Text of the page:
The second book that greatly influenced Pierce in this period of his life was Adolph Hitler’s Mein Kampf. Pierce first admired Hitler’s character: He believed that some great personal force must have indeed been at work for a disabled, homeless veteran to rise in the space of twenty-five years to the position of Chancellor of Germany (Griffin 2001 64). The book also provided Pierce with the basis for his political outlook. He embraced the National Socialist position on elitism and the failure of democracy. He also adopted Hitler’s obsession with race, and the protection of the purity of white blood. And Hitler provided Pierce with a collective enemy to which all of the problems of the white race could be ascribed: the Jews.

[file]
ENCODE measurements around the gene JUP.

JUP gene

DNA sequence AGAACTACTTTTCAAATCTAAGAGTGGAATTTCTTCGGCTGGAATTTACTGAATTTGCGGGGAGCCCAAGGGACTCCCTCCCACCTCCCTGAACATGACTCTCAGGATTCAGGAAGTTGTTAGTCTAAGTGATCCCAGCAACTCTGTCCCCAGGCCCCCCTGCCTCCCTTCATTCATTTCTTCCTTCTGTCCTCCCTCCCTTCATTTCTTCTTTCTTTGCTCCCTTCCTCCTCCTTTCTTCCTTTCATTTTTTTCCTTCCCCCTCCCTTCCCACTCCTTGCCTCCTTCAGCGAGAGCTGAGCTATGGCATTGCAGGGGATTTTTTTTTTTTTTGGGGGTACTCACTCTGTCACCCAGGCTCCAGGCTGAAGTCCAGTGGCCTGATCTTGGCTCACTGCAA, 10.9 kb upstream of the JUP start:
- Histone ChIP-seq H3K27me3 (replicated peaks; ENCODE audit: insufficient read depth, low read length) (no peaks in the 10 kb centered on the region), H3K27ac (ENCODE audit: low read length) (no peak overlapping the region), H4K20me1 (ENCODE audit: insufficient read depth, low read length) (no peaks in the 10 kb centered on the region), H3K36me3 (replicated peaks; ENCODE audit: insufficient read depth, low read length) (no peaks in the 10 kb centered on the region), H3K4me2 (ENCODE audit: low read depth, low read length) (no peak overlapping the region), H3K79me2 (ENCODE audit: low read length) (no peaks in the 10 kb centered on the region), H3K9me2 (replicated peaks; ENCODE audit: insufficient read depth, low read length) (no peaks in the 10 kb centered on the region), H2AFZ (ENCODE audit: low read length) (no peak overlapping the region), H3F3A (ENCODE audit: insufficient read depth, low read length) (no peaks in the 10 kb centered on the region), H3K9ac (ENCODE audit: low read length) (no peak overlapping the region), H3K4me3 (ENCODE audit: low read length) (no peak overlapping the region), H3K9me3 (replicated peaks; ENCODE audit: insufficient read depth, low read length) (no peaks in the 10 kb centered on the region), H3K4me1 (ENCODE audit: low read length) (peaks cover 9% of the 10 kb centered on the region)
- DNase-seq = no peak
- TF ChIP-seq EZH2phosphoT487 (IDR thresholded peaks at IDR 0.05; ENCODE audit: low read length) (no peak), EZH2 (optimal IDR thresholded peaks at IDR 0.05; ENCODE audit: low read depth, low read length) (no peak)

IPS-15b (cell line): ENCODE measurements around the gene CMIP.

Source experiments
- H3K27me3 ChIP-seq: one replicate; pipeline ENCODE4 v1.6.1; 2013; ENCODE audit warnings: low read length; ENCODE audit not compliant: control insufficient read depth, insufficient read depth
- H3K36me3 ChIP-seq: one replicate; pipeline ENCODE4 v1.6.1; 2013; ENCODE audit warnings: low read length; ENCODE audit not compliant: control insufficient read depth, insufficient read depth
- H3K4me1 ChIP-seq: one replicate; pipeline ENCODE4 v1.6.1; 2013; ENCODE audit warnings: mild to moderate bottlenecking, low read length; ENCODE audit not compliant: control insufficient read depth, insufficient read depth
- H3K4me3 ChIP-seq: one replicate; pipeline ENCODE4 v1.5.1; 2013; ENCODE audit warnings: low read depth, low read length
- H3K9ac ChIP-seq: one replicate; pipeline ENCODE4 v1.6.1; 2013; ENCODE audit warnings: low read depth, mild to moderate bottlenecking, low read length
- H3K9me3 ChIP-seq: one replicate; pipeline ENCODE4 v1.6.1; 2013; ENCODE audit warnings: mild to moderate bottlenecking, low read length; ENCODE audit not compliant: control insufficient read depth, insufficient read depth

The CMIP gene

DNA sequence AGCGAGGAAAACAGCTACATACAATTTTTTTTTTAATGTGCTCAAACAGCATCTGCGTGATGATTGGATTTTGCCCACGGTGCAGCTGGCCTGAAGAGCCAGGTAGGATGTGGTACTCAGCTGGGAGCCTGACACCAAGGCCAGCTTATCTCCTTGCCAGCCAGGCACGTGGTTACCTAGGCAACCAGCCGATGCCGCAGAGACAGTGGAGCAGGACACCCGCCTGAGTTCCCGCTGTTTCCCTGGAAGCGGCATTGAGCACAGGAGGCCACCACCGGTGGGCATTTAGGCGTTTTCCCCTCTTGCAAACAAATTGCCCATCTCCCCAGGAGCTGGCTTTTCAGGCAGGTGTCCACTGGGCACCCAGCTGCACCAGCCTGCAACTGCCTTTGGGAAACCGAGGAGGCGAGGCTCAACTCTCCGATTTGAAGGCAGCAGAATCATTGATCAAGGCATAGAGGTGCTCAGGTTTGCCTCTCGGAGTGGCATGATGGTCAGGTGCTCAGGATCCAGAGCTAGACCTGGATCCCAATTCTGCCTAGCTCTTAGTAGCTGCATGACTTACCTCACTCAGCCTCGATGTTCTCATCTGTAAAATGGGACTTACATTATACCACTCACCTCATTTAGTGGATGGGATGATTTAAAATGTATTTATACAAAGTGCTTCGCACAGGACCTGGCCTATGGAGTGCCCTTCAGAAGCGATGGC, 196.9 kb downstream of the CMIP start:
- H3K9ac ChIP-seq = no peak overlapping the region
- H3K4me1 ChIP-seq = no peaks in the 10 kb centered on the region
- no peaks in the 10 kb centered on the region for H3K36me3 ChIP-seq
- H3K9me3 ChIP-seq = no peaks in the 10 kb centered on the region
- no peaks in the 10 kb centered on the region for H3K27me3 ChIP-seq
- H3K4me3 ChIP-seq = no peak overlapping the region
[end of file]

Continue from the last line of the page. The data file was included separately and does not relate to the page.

Pierce’s first move into organized political activity came in 1962 when he joined the local chapter of the John Birch Society. The Society, which still exists today, is a far right organization that focuses itself on vast conspiracy theories, usually involving Communist plots. Although a small organization today, in the early 1960’s it was still a powerful force in the American Right. The Society has often been accused of harboring subtle racist and anti-Semitic dogmas (Lipset and Rabb 266-67). Apparently, these dogmas, if they existed, were entirely too subtle for Pierce: “If the Bircher’s were going to stress the communist aspect of the civil rights movement, why were they unwilling to look at exactly who these communists were? I said to them, ‘Why don’t we deal with the fact that so often these people are Jews?’...Why, I asked them, are the columnists in the newspapers who are sympathetic to the civil rights agenda so often Jewish?” (qtd. in Griffin 2001 85). Disgusted with the lack of racial consciousness within the Society, Pierce quit the organization after only a few months (Ibid.).